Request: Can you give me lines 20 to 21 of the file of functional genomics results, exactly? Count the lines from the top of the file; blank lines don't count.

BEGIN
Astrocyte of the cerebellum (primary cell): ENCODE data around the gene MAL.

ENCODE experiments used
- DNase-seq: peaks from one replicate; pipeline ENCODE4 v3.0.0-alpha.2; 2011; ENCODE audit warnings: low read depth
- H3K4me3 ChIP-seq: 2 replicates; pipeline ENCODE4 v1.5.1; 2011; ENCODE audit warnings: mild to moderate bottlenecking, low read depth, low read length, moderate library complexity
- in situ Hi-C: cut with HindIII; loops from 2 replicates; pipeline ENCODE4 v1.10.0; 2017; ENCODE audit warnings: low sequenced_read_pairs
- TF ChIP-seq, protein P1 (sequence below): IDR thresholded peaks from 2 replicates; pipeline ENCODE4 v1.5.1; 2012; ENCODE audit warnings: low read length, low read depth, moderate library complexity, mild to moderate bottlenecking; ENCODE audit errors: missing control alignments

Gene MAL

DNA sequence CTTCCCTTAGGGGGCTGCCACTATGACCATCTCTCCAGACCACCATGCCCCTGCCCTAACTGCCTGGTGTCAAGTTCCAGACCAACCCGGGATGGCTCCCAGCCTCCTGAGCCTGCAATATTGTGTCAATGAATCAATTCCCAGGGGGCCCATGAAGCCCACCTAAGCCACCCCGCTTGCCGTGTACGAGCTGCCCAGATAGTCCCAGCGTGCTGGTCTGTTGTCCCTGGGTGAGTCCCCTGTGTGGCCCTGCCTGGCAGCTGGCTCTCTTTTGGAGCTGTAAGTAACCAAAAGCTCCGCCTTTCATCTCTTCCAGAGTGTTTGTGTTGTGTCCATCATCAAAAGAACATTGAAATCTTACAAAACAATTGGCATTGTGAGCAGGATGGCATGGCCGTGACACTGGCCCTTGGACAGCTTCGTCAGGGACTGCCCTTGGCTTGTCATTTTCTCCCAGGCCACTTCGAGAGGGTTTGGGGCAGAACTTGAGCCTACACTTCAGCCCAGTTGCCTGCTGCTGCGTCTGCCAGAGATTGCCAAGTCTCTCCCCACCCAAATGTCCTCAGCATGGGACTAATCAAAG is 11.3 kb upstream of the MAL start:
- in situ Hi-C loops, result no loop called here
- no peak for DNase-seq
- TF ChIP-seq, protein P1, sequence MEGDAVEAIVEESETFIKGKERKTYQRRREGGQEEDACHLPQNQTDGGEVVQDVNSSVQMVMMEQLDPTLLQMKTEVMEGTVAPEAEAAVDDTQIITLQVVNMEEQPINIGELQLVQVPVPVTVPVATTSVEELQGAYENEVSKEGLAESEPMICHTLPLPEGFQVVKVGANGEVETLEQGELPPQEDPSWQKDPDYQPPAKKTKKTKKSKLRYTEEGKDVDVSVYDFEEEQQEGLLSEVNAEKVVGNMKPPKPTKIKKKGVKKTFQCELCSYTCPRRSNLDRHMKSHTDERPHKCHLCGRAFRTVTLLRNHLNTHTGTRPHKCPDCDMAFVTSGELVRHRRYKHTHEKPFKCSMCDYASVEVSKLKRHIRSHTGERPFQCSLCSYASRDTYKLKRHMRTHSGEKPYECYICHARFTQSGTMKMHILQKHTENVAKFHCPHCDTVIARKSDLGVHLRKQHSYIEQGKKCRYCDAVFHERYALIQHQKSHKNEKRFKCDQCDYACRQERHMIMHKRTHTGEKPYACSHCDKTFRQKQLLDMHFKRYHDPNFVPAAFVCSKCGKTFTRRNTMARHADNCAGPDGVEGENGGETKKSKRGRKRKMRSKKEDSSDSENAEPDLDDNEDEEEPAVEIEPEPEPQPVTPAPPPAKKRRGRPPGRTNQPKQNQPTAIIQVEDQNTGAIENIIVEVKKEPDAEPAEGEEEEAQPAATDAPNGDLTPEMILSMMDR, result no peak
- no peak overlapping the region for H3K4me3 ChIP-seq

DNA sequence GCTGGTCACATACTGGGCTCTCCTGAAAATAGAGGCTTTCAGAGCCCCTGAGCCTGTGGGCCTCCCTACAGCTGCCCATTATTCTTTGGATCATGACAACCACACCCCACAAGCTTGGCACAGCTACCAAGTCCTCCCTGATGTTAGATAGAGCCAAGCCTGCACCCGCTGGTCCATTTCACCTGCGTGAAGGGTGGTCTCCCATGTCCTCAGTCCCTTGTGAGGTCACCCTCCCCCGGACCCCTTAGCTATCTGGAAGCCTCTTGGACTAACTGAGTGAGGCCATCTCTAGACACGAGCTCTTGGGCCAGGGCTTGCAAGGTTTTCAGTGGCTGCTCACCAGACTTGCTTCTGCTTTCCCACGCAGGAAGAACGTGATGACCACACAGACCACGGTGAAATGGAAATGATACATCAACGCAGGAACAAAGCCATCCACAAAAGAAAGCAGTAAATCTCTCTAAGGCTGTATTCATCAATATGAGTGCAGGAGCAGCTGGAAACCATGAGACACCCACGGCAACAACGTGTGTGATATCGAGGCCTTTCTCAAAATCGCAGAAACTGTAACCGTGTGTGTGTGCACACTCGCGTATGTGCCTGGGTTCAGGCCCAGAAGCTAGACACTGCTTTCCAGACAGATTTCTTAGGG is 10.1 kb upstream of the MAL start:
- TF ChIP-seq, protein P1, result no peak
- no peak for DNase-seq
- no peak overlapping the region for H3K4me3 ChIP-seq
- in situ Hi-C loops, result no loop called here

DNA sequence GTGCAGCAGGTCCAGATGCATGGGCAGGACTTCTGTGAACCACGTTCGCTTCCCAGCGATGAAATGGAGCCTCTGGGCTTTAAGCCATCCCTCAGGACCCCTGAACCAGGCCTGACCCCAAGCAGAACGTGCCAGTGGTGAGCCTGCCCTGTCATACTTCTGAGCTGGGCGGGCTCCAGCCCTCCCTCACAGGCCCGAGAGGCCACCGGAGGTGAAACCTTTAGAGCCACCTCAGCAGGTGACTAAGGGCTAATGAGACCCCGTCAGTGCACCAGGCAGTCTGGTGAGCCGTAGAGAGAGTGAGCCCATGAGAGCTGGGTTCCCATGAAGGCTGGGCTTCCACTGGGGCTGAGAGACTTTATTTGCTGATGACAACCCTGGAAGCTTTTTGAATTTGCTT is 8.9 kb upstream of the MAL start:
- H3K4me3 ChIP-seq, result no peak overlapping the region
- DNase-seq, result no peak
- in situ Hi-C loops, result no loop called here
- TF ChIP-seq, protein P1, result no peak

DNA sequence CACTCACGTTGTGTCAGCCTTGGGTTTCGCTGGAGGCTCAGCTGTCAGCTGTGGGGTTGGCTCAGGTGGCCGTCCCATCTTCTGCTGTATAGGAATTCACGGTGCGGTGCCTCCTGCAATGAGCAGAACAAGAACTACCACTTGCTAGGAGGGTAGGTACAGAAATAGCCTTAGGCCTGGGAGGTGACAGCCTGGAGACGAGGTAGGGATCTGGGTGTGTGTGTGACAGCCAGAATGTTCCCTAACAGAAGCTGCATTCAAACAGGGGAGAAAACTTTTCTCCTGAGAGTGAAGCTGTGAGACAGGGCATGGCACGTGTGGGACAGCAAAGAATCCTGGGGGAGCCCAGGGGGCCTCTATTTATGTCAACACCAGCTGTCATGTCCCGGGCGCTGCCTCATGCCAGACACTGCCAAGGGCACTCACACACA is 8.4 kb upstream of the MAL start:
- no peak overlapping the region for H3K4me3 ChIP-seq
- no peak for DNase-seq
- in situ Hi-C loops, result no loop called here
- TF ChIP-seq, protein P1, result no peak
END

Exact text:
- DNase-seq, result no peak
- in situ Hi-C loops, result no loop called here